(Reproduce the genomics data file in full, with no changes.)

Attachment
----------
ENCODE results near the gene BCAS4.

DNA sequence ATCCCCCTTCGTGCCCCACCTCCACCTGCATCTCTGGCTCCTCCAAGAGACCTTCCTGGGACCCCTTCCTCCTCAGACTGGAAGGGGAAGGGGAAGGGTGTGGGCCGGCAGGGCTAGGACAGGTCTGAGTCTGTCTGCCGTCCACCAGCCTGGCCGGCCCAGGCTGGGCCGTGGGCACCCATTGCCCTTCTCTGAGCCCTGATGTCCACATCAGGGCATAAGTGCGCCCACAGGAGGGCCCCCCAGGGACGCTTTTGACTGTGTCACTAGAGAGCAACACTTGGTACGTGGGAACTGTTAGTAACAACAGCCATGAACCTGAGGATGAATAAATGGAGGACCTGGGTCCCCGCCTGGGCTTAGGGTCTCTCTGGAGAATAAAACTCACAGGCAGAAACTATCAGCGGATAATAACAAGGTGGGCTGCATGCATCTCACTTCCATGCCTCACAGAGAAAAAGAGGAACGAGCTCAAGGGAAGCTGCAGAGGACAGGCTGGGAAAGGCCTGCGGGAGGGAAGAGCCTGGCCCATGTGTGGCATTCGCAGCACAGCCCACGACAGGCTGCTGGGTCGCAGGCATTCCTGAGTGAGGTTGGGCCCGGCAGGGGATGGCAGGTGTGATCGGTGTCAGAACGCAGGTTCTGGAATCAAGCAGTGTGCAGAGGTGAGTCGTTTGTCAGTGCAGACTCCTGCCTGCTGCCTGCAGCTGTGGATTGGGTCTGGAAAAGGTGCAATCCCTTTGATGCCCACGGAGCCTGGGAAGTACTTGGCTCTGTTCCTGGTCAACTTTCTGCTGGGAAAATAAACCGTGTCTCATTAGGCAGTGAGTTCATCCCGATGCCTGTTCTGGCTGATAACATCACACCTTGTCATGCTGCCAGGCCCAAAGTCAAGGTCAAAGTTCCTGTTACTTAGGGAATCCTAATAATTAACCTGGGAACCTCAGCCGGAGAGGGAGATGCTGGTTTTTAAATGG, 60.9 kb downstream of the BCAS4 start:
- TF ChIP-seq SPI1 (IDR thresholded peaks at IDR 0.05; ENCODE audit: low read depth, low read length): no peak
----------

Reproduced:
ENCODE results near the gene BCAS4.

DNA sequence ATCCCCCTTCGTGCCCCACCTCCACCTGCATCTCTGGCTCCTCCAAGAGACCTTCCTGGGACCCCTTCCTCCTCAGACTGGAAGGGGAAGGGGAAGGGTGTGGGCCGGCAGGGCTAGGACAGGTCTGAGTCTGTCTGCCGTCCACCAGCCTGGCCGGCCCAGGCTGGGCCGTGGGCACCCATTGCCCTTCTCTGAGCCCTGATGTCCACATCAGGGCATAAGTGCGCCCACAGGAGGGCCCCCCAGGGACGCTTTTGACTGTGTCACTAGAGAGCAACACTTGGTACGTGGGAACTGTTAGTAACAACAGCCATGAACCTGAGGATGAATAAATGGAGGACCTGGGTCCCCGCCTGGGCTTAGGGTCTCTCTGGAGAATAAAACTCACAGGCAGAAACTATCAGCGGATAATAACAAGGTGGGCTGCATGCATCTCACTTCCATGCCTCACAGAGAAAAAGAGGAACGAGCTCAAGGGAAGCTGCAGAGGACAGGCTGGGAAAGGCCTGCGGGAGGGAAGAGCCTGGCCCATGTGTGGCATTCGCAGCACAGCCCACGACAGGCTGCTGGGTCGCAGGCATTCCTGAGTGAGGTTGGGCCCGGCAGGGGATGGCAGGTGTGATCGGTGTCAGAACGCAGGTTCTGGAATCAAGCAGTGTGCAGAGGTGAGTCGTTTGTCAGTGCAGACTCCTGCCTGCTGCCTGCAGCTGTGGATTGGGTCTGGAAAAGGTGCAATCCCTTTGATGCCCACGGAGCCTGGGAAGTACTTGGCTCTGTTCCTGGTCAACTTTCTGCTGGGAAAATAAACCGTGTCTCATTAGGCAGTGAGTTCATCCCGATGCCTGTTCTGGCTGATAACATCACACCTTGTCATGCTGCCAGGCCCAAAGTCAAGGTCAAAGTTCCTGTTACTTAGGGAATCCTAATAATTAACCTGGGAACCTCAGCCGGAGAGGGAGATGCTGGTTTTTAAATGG, 60.9 kb downstream of the BCAS4 start:
- TF ChIP-seq SPI1 (IDR thresholded peaks at IDR 0.05; ENCODE audit: low read depth, low read length): no peak